Today I would like to share with you some insights and tips on bracketing and HDR photography. This is one of the most useful tools and skills in photography today I think. Now, while I encourage it, I do not always myself do it as my style of photography isn’t really geared for it. This, however, doesn’t mean I don’t use bracketing in my photography. I just simply like to take one photo and capture what I get and make that work. So lets dive into the art of HDR and bracketing.
HDR stands for high dynamic range. This means that there is a high range of contrast in the photograph. Spanning from contrast in colors, shadows, high lights, whites and blacks. What this will do for you is help you create a more dynamic and rich photo. You will have to shoot multiple exposures at different stops and then blend these images together in post processing. Lets get started and give you some tips!
First make sure you place your camera on a tripod or on something sturdy and level. This is to help prevent ghosting in your image and to ensure the sharpest image possible. Now if you camera has a bracketing option or feature you can select that mode. If not there is a work around for not having that feature. If your camera lacks the bracketing mode then you will have to shoot some test images until you find a balance across the image. This means the highlights are not overly exposed and the shadows aren’t completely dark. This will be your base image to start the sequence.
So there are a few ways to do HDR photography or bracket your shots. Most cameras these days have a built in HDR function or mode. This feature usually will take 3 photos at varied exposures to create your High Dynamic Range photo. The one drawback to this feature is that however accurate it may be, you will have to shoot these photos in JPEG format not RAW. This will compress your image and be more destructive to your overall image in post processing. However, there is a work around for this and I’ll share that tip with you. I prefer to shoot in RAW format and retain all the original information and quality. So what I do is one of two things… I set my aperture to where I want it to be, lock in my focusing point and then find that balanced photo. Once there, I will shoot a series of 5 photos all at varying exposures using exposure compensation of -2, -1, 0, +1 and +2. Sometimes if I need to I will shot at -3 or +3 depending upon the situation and lighting. The other method I use varying the shutter speed to different speeds to create the necessary range of images for the HDR image. This method is less accurate or consistent, however, you can really create a more dramatic image this way sometimes I think. This way you can take more under exposed pictures if the scene is too bright or more over exposed if the scene is dark or heavily shadowed.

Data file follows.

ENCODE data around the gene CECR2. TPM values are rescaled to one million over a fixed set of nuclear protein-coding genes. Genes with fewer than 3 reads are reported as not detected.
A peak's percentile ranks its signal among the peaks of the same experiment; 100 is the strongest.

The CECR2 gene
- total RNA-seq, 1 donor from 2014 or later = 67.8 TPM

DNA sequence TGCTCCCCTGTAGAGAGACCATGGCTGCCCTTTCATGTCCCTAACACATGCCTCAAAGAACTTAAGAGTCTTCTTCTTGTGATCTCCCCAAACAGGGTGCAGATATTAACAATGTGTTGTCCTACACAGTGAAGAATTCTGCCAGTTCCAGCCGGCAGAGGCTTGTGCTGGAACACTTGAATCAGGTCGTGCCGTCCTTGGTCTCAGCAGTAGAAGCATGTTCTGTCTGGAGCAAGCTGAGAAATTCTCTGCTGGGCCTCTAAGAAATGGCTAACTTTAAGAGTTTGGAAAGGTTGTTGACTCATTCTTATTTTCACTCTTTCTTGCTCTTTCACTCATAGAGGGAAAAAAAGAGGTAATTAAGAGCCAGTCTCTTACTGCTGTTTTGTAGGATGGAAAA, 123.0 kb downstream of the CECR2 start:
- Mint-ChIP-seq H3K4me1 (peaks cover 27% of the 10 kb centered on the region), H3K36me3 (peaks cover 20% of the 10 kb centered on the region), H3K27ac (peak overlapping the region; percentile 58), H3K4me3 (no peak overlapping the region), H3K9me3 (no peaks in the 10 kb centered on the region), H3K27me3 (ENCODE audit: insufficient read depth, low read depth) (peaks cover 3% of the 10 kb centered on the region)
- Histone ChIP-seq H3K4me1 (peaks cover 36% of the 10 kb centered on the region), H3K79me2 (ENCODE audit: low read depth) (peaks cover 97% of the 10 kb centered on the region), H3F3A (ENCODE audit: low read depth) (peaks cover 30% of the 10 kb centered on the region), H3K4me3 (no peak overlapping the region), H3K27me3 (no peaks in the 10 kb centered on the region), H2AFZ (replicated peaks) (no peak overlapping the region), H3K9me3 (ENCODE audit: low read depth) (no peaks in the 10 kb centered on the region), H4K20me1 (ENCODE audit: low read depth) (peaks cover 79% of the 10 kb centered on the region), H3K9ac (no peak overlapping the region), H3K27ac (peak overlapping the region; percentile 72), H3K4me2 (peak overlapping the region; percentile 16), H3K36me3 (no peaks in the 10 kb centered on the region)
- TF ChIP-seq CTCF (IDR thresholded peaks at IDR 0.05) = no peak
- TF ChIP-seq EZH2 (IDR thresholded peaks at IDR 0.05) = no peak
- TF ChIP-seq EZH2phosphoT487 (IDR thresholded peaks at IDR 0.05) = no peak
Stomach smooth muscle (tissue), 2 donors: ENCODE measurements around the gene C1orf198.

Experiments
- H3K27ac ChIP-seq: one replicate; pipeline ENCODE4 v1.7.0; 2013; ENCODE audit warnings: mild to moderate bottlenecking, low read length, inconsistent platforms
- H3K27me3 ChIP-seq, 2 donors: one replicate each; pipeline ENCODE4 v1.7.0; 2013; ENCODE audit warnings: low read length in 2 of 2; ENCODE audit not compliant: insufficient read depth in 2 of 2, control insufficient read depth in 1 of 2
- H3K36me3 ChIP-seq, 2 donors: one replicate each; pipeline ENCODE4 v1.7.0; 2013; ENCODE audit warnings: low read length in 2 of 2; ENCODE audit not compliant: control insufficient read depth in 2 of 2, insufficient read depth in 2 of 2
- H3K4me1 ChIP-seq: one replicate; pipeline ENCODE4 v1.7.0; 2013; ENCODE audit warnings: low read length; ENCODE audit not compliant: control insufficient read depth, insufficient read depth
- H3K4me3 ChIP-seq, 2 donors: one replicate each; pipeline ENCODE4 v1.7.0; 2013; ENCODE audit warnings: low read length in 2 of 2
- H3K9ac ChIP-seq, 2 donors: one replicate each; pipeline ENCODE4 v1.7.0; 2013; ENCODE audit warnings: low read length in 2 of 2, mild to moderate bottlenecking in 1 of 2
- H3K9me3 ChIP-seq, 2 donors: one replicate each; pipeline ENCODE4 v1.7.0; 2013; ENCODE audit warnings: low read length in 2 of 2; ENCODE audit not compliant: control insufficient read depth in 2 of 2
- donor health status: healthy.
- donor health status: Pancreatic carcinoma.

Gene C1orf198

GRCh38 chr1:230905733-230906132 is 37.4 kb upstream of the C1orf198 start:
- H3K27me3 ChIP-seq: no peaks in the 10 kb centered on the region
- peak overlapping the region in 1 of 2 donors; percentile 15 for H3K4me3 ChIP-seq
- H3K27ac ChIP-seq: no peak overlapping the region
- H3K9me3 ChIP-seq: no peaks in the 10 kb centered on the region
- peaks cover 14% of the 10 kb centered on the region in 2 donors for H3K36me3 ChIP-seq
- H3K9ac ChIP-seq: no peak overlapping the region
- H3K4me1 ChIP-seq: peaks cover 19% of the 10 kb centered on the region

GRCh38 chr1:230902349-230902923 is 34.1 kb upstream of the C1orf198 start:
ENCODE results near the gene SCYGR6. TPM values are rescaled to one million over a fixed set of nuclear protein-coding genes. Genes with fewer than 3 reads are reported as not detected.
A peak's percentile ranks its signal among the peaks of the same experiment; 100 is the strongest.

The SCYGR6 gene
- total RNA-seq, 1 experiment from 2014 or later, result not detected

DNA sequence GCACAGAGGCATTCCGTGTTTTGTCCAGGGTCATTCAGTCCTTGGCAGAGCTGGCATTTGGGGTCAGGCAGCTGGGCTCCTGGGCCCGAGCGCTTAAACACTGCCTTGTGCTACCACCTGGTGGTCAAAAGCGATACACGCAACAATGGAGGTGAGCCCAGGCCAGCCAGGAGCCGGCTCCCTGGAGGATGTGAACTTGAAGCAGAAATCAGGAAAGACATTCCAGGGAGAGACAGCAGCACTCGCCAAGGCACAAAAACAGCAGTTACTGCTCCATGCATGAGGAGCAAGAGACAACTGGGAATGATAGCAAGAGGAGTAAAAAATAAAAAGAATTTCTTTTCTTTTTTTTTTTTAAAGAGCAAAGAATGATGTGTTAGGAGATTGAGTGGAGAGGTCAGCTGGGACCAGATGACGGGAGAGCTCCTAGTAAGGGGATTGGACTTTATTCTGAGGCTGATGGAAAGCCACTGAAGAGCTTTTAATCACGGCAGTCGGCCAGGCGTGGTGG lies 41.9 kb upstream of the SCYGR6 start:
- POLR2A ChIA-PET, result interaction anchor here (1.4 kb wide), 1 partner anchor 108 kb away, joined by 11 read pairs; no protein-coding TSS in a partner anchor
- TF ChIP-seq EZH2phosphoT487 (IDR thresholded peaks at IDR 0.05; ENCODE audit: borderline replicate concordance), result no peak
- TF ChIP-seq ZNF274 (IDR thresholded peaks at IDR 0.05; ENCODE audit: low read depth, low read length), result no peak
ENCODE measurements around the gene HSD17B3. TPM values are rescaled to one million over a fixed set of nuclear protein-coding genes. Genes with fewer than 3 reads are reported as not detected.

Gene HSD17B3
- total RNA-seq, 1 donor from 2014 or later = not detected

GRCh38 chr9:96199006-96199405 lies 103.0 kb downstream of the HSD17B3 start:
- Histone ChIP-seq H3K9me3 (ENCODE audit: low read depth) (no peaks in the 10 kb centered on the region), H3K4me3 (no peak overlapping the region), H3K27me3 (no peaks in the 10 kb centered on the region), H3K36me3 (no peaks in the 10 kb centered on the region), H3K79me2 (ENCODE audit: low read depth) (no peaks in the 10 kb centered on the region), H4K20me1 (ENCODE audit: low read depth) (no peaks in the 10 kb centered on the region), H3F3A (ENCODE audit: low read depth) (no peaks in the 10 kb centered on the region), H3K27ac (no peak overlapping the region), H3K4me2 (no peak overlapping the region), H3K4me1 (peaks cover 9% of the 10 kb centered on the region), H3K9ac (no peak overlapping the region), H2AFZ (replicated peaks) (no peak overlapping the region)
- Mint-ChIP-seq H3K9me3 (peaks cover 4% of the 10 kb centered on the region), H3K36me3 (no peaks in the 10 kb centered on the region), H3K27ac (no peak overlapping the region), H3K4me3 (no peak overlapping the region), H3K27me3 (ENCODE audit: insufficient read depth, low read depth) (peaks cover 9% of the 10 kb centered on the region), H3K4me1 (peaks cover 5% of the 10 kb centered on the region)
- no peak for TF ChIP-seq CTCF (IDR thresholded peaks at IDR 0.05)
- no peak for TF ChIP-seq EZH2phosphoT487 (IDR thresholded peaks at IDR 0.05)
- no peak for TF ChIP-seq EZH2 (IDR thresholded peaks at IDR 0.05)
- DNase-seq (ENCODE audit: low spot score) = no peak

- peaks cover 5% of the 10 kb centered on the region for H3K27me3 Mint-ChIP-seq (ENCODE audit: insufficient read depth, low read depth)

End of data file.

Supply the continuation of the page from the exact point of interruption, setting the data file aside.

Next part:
Some higher end cameras offer a built in bracketing function at a touch of a button. My Nikon works like this, however, I have set up one of my custom buttons to turn it on and my specific settings I use when pressed. This is a great feature to have because it does save lots of time, especially when you are trying to capture a fleeting moment of a sunrise or sunset. I encourage you to find out what works best for your particular style when it comes to taking photos.
All of your RAW images are editable in lightroom and photoshop. Best thing is to group the sequence together and when you make changes to one, sync it together to all the other images. This will ensure that you have consistent looking images across the board for when you go to piece them together. I would suggest on watching a video on youtube or Lynda.com for how to blend together images into an HDR photo. As that instruction and tips will be in another future post.
Thank you for reading and remember to be creative in your photography. Be your own person and have your own style unique to you. Do check out my Facebook page at http://www.facebook.com/jarrodamesphotography and my website at http://www.jarrodamesphotography.com